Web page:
For Kona Fishing, 100-lb Ono Rarer than Grander Blues

This week’s throwback story comes from May, 1999 and appearred in The Kona Fishing Chronicles 1999

100-pound Ono Rarer Than Grander Marlin

5/28/99

In Hawaii waters, hundred-pound ono are rarer than grander marlin. So it was big news last week when Sam “Waha” Grace handlined a 104-pounder from his 14-foot aluminum skiff A’u King.

DSC_0006The aging giants of the ono clan are said to live secretive and wary lives along the remote stretches of coastline from Honaunau to Ka Lae, the southernmost point in the United States. True to the legend, Grace got his wondrous wahoo down off Milolii. And we got the story from fellow Milolii fisherman Lee Hefner who brought the big ono to the Fuel Dock scales for him.

Milolii is a remote fishing village way south on the Kona Coast where a family like the Graces gives its address not in streets and numbers but in descriptors like “the first house past the yellow church right on the other side of the volleyball court just beyond the sign that says you can’t drive any further.”

Grace and Hefner keep their small boats in a fishpond seaside of the church and watch out for each other as they follow their parallel paths to fish the koas for ‘ahi and opelu and the buoys for anything else that shows.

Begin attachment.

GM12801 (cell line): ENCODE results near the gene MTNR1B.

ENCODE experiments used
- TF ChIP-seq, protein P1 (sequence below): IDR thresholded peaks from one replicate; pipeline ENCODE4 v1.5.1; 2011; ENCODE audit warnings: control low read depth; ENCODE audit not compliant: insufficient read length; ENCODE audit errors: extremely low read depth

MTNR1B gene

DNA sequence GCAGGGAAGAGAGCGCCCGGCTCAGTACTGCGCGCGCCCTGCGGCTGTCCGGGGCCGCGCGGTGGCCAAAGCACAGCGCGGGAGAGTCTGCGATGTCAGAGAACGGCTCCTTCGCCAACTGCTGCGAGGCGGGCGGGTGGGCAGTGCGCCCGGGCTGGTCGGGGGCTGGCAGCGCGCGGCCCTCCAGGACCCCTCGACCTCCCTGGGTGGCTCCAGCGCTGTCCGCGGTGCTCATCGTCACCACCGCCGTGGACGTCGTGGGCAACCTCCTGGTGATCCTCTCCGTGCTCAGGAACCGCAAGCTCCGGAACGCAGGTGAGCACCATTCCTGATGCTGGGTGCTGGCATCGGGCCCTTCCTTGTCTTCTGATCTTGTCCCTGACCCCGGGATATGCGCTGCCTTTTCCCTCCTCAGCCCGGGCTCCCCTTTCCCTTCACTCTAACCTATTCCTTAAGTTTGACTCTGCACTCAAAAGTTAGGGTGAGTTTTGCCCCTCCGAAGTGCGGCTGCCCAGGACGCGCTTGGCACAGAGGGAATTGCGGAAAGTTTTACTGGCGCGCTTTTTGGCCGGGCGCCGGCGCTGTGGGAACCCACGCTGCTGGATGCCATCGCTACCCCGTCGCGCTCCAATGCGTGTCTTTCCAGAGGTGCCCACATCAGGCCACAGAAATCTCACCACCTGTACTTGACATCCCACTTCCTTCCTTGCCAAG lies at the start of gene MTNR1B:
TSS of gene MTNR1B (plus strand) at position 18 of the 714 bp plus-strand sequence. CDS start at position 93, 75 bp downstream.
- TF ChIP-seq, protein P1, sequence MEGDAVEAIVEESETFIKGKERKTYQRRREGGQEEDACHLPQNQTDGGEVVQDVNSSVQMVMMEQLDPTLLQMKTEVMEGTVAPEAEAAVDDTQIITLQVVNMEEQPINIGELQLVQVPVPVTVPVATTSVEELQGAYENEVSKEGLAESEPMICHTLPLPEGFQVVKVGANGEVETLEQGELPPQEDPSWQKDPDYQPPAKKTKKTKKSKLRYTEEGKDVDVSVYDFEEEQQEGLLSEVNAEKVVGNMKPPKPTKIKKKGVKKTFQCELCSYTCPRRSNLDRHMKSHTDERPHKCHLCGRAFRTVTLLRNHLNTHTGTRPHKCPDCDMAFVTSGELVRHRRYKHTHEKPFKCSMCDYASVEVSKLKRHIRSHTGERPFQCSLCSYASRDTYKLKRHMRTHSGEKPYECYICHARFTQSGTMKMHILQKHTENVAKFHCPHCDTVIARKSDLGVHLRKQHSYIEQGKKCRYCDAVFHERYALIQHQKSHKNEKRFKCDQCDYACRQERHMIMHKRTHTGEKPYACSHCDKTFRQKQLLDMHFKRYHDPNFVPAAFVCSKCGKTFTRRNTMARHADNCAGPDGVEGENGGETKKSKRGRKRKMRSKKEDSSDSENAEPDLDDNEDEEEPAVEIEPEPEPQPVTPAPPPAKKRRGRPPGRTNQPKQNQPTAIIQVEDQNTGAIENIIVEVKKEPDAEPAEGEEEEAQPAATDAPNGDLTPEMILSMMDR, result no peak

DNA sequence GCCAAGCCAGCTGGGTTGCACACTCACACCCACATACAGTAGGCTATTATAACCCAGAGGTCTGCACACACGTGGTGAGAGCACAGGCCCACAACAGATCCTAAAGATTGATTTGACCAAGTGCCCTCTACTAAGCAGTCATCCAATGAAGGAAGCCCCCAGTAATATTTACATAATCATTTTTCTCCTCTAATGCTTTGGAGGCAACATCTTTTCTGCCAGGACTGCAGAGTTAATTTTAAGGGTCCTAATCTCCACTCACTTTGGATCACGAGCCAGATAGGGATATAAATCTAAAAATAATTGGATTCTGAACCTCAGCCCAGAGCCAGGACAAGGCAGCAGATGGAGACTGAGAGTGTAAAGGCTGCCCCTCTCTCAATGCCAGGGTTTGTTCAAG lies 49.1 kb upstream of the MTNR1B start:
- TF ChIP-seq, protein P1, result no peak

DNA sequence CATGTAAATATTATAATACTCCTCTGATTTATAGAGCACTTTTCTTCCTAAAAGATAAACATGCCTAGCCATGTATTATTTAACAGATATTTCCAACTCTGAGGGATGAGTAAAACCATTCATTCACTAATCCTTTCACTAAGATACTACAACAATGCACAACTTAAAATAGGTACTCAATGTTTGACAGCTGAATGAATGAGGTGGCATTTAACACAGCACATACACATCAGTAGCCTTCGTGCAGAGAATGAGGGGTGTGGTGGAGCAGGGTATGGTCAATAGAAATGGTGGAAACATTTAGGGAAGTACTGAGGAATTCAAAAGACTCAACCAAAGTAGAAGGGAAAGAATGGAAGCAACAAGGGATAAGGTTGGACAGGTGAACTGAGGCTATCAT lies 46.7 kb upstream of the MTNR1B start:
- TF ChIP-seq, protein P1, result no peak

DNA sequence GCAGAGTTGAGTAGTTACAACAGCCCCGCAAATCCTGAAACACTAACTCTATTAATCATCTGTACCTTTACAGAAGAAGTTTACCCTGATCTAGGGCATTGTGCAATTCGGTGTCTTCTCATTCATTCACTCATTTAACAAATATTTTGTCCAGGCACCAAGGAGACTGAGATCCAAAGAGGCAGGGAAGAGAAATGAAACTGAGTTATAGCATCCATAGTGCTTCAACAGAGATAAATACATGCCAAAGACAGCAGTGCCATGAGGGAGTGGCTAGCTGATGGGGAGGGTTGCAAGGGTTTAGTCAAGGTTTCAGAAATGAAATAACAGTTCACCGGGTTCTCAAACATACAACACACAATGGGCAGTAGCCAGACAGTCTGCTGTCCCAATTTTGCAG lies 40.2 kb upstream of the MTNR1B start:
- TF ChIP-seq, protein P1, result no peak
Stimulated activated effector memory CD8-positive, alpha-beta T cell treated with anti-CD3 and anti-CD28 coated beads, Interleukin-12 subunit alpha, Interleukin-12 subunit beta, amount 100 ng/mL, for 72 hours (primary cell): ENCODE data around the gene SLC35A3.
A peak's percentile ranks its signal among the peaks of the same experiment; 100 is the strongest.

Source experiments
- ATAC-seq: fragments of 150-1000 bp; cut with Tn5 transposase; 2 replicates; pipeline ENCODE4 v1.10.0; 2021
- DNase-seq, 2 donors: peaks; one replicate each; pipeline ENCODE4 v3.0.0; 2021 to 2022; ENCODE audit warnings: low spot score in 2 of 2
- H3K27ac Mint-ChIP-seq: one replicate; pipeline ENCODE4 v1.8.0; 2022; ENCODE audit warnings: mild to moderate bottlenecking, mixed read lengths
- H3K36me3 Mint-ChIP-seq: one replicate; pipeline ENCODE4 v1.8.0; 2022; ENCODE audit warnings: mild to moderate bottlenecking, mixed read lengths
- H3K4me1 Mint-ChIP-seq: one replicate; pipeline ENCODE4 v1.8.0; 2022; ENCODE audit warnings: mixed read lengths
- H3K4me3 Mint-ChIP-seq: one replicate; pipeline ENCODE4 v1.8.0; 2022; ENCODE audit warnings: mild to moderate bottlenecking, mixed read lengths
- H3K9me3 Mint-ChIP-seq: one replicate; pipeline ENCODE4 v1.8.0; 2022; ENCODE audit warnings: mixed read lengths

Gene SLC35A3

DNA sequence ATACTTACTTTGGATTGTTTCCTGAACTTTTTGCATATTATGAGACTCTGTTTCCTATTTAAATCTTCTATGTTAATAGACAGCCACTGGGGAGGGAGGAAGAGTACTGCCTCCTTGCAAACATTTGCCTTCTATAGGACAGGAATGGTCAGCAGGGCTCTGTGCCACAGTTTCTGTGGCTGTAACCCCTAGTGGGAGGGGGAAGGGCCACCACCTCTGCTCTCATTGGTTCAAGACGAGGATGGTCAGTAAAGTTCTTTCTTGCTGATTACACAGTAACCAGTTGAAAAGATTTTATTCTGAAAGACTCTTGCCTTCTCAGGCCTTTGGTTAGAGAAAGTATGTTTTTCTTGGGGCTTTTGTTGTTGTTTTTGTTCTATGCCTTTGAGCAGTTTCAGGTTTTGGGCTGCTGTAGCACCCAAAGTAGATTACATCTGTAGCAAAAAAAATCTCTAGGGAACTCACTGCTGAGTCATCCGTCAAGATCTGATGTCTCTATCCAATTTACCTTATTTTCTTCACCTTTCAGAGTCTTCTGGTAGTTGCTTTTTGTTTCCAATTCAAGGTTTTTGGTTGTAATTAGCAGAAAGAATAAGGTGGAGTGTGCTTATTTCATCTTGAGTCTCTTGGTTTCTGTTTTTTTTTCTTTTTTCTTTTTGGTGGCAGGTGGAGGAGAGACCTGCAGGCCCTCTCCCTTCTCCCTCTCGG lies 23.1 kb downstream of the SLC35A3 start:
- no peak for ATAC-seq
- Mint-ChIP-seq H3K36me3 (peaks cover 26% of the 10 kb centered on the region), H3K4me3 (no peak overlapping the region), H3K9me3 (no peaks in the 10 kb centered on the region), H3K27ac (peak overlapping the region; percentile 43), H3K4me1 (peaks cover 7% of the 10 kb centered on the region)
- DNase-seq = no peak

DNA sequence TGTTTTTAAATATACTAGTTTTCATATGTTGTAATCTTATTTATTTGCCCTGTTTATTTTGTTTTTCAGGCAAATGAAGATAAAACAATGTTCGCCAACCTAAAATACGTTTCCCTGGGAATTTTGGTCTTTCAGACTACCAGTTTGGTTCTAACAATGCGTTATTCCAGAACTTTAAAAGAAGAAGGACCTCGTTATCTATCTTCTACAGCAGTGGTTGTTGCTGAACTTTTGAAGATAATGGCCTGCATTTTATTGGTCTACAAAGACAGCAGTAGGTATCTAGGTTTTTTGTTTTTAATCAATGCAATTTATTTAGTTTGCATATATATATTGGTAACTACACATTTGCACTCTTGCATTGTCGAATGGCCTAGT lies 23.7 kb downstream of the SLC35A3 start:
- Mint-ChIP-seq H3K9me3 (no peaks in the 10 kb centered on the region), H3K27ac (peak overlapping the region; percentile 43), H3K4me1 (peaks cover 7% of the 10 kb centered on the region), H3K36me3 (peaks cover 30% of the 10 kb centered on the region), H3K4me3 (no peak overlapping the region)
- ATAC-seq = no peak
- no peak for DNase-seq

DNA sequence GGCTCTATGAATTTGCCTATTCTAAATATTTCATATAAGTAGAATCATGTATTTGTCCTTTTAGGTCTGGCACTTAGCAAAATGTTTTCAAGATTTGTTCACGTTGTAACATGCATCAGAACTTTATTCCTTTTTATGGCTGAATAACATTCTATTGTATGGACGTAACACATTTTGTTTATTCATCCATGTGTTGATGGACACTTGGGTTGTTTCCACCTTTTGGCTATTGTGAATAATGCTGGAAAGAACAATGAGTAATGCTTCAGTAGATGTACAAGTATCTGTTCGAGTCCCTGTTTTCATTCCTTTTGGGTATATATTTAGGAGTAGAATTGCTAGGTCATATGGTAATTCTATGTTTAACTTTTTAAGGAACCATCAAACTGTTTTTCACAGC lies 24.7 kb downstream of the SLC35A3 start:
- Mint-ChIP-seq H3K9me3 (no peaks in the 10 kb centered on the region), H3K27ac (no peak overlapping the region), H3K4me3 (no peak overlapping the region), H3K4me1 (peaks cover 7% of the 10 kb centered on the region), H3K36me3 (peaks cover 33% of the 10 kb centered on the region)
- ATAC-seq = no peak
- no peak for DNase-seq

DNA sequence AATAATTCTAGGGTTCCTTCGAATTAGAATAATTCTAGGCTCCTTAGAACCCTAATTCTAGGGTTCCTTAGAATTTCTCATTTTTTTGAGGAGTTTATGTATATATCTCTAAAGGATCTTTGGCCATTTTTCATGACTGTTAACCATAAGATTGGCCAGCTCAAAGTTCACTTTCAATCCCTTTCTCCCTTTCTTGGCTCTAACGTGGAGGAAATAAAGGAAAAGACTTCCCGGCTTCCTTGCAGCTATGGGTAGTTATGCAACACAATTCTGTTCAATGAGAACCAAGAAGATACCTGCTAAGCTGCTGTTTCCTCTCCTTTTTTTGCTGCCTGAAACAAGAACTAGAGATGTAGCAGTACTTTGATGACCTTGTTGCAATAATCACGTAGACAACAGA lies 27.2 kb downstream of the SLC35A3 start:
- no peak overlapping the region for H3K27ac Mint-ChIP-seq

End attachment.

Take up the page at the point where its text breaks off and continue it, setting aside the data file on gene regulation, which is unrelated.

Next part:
Waha, a retired bus driver of indeterminate age — but call 69 a good guess — and “the greatest person in the world,” according to Hefner, fishes the Milolii koa because he believes there are always fish there even when nothing is showing.

This day, Hefner had wandered off in his little boat Ono Lady to fish the buoy (which was dead) and then  came back to the A’u King when he noticed it had drifted far outside thekoa.

“When I came up to Waha, I saw him standing in his boat with a big tail sticking out of his box so I figured he caught an ‘ahi,” Hefner said. “Then he lifted the top of his box and I almost died. This ono‘s head was so big it no longer even looked like an ono.”

Grace had caught the ono in the traditional handline method called “dropping stone” in which the bait is carried down with a round beach stone released at the right depth with a jerk on a slipknot in the line.